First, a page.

Week in Review: Gambia searches for justice, while Mali struggles with reconciliation

Week in Review: Gambia searches for justice, while Mali struggles with reconciliation©Flickr/Jerome Starkey
Senegalese troops patrol in Banjul after Jammeh refused to accept electoral defeat. He finally left the country on January 20, 2017.
2 min 42Approximate reading time

This week, JusticeInfo looked at the first steps being taken by judicial authorities in The Gambia to deal with the innumerable crimes committed under the long rule of Yahya Jammeh, who is now in exile. Meanwhile,  people in Mali suspect that the new government has been formed not to push the stalled peace and reconciliation process forward but to prepare the re-election in 2018 of President Ibrahim Boubacar Keita and his political clan.

New Gambian president Adama Barrow, who has vowed to make his mandate a three-year transition, has no time to lose. Three months after his investiture, his government has already opened a series of investigations into crimes committed during the 22-year autocratic rule of Yahya Jammeh, including forced disappearances. The first results are encouraging, despite very real difficulties.

“Thanks to information from the first suspects questioned, several bodies have already been found, including that of Solo Sandeng,” writes Maxime Domegni, JusticeInfo’s West Africa correspondent. Opposition figure Sandeng was arrested along with others in April 2016 as he took part in a public demonstration calling for political reforms. A few days later it was announced that he had died in detention. “His death is considered to be one of the last killings committed under Jammeh’s regime,” writes Domegni. “It caused outrage in the opposition and international opinion.”

But this legitimate quest for justice is not without difficulties in what may be a new Gambia but where many employees of the old regime are still in place in the administrative and judicial authorities. “The case of former intelligence agents suspected of involvement Solo Sandeng’s murder demonstrates the current state of the country’s judicial system,” Domegni continues. “The six judges (including four Nigerians) of the Supreme Court are the same ones that were at the beck and call of Yahya Jammeh. They have been maintained in office despite strong opposition from the country’s Bar.”

Fatoumatta Jawara, a former opposition figure who was released from Jammeh’s jails after Adama Barrow took office, advocates scrapping the bad laws of the old regime, but rejects all forms of revenge. “I really think that if we act in a spirit of revenge, we will take the country backwards,” says this lady who was elected MP after she was freed from jail. “But we will not let them introduce laws that do that, we will prevent it.”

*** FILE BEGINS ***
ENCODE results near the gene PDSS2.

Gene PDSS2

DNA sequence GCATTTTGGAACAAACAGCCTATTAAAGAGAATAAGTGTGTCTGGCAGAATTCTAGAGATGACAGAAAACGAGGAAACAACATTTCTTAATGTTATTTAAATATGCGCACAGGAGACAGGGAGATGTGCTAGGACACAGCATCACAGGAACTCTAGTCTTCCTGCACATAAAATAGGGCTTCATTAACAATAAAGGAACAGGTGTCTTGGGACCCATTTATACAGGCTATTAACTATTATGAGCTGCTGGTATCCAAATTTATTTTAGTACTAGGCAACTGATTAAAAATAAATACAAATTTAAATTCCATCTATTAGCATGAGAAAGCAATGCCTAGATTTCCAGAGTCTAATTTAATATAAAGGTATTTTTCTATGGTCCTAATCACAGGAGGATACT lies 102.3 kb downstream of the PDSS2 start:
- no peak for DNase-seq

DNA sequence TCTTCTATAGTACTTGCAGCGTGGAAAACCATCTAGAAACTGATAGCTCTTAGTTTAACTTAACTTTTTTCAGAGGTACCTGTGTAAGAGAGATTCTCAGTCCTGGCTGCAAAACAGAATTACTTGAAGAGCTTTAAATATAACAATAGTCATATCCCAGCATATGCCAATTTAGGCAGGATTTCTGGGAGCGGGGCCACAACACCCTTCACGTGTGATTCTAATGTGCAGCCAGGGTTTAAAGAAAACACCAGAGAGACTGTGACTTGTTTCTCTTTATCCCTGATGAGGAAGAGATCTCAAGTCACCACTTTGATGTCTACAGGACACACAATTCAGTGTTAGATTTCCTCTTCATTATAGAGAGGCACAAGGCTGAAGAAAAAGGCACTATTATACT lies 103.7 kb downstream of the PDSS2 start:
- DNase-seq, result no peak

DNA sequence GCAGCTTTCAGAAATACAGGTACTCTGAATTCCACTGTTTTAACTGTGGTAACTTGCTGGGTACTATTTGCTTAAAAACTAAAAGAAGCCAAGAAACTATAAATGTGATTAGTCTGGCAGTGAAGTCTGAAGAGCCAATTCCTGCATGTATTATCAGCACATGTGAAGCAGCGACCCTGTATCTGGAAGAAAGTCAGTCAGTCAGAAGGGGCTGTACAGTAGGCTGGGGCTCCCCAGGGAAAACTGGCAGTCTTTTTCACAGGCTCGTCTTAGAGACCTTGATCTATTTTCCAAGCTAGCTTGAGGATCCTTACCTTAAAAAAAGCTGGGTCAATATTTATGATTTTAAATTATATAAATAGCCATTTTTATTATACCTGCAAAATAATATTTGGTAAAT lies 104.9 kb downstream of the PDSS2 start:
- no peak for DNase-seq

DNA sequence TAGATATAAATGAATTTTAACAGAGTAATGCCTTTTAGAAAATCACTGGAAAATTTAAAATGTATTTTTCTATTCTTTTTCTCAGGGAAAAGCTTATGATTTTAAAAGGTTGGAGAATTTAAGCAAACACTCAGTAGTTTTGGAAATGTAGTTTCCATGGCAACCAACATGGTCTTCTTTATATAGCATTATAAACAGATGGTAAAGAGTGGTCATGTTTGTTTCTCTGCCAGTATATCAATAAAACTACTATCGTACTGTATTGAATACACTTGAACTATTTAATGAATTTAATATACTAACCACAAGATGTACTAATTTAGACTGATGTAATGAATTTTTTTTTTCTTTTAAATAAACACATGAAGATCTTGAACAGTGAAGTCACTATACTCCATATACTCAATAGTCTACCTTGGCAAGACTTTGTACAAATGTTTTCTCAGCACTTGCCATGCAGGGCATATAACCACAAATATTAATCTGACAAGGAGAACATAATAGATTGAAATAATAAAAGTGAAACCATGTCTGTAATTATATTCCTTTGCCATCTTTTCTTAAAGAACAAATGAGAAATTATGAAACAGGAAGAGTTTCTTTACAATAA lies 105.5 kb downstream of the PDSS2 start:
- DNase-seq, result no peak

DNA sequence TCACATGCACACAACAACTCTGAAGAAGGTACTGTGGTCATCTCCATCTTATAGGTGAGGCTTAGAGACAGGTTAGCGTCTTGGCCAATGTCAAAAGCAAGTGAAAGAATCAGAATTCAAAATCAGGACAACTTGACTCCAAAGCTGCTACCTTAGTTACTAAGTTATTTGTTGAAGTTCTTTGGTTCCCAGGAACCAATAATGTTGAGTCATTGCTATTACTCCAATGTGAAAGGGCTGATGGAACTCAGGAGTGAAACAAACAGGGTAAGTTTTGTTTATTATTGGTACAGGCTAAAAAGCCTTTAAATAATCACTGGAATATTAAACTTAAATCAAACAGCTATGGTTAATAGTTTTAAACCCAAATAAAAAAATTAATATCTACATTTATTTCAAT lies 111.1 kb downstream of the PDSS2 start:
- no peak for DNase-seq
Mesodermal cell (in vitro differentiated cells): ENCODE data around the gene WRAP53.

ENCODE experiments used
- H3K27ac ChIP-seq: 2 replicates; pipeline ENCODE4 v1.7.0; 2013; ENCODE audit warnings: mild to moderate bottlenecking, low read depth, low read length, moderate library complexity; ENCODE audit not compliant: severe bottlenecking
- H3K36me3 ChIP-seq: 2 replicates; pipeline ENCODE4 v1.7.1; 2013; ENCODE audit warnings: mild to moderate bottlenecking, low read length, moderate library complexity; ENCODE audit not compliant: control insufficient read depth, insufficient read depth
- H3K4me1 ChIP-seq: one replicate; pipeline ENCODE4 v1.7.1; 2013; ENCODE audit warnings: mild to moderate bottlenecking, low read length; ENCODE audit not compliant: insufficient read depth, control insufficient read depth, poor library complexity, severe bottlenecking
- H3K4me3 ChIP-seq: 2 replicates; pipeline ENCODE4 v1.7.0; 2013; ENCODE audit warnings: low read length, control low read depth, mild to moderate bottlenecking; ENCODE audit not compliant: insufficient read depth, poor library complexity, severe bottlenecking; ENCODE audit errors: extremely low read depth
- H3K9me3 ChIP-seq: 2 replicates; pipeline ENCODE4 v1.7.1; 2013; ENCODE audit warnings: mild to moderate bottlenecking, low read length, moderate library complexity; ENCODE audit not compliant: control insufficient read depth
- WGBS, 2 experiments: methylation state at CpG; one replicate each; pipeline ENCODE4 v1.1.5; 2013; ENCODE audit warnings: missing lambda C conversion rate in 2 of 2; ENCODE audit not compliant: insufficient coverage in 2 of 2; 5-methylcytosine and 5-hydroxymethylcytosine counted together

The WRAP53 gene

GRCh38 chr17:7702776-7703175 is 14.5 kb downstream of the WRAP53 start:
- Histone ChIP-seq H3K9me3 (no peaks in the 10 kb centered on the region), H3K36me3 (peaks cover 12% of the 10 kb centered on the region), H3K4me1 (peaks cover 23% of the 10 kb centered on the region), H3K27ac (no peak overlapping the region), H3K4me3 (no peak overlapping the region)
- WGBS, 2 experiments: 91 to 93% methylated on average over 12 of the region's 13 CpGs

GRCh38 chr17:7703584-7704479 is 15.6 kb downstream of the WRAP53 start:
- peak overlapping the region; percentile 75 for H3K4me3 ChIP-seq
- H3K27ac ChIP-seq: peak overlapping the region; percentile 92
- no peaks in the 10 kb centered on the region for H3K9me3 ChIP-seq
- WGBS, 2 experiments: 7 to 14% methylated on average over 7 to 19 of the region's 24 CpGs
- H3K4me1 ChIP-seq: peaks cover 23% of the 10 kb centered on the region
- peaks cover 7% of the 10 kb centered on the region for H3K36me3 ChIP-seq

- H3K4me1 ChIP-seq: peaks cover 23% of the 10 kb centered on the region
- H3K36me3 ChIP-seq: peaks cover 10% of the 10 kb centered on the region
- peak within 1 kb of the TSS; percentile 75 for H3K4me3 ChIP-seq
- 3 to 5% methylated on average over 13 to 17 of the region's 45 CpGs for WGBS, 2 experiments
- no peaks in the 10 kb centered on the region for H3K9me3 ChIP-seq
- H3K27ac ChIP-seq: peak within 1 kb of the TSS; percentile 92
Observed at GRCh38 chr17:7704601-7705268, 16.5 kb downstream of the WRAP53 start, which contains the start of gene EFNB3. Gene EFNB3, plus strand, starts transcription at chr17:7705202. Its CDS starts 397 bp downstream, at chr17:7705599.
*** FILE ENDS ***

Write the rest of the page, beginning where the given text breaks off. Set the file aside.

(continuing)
This apparent pragmatism in Banjul does not seem to be shared in Mali’s capital Bamako. Those who expected a government of national unity after the Conference of National Understanding held in late March-early April, are disappointed. The new government team, announced on April 11, has no representatives from armed groups that signed the “Algiers Accord for Peace and Reconciliation in Mali” with the government. This agreement, signed in May-June 2015, is meant to bring peace to the North of the country. But two years later, its implementation is still stymied by mistrust between pro-government groups of the “Platform” and the Coordination of Awazad Movements (CMA), a coalition of mainly Touareg rebel groups. “After the Conference of National Understanding, we were expecting a government that would be resolutely committed to tackling the challenges,” Malian opposition leader Soumaila Cissé told Studio Tamani, our Fondation Hirondelle partner in Bamako.  “The President said everyone was on board the train, but we see that the CMA and the Platform have got off at the nearest station!”  Cissé thinks it is “a clear failure” that there are no representatives of these armed groups in the new cabinet. He also says the fact that “all the heads of political parties allied to the RPM (ruling party) are members of the government and have important posts” shows that “the choices were made just so as to prepare the next presidential election” in 2018. 

JusticeInfo also looked at the situation on the other side of Africa in Tanzania, which has so far been reputed as a haven of peace and stability amidst perpetually troubled neighbours. But one year after the election of current president John Magufuli, he is accused of being more and more autocratic. Activists claim that the new regime seems determined to silence all criticism at any price, including attacks on the press, abductions of musicians and political figures. Freedom of opinion and expression is increasingly under threat in Tanzania, they say.